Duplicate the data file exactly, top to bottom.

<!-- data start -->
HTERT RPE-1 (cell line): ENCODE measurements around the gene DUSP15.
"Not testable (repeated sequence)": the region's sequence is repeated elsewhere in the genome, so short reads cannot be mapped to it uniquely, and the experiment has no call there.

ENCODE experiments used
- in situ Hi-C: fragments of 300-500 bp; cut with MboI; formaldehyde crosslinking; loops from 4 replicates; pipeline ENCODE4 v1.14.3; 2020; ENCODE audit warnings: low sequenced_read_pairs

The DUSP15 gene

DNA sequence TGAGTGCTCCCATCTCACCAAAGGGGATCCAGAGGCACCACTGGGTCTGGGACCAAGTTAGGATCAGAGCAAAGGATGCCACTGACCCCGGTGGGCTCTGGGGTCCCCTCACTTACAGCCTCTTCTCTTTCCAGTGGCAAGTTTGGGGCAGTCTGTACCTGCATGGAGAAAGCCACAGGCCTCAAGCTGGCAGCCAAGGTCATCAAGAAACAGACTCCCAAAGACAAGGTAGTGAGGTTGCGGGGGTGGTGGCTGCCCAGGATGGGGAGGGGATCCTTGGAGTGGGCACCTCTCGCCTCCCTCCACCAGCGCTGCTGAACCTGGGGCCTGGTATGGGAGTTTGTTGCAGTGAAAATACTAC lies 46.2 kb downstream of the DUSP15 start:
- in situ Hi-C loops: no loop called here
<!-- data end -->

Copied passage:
HTERT RPE-1 (cell line): ENCODE measurements around the gene DUSP15.
"Not testable (repeated sequence)": the region's sequence is repeated elsewhere in the genome, so short reads cannot be mapped to it uniquely, and the experiment has no call there.

ENCODE experiments used
- in situ Hi-C: fragments of 300-500 bp; cut with MboI; formaldehyde crosslinking; loops from 4 replicates; pipeline ENCODE4 v1.14.3; 2020; ENCODE audit warnings: low sequenced_read_pairs

The DUSP15 gene

DNA sequence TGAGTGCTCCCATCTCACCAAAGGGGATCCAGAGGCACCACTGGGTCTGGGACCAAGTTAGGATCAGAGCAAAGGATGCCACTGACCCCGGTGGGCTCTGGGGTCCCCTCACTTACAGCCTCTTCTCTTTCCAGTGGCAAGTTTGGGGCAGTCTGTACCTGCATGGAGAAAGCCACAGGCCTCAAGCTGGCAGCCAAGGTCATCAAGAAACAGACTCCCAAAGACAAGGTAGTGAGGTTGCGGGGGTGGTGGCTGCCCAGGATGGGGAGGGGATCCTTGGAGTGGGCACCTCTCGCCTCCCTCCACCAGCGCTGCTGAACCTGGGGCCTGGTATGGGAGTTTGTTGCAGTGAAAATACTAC lies 46.2 kb downstream of the DUSP15 start:
- in situ Hi-C loops: no loop called here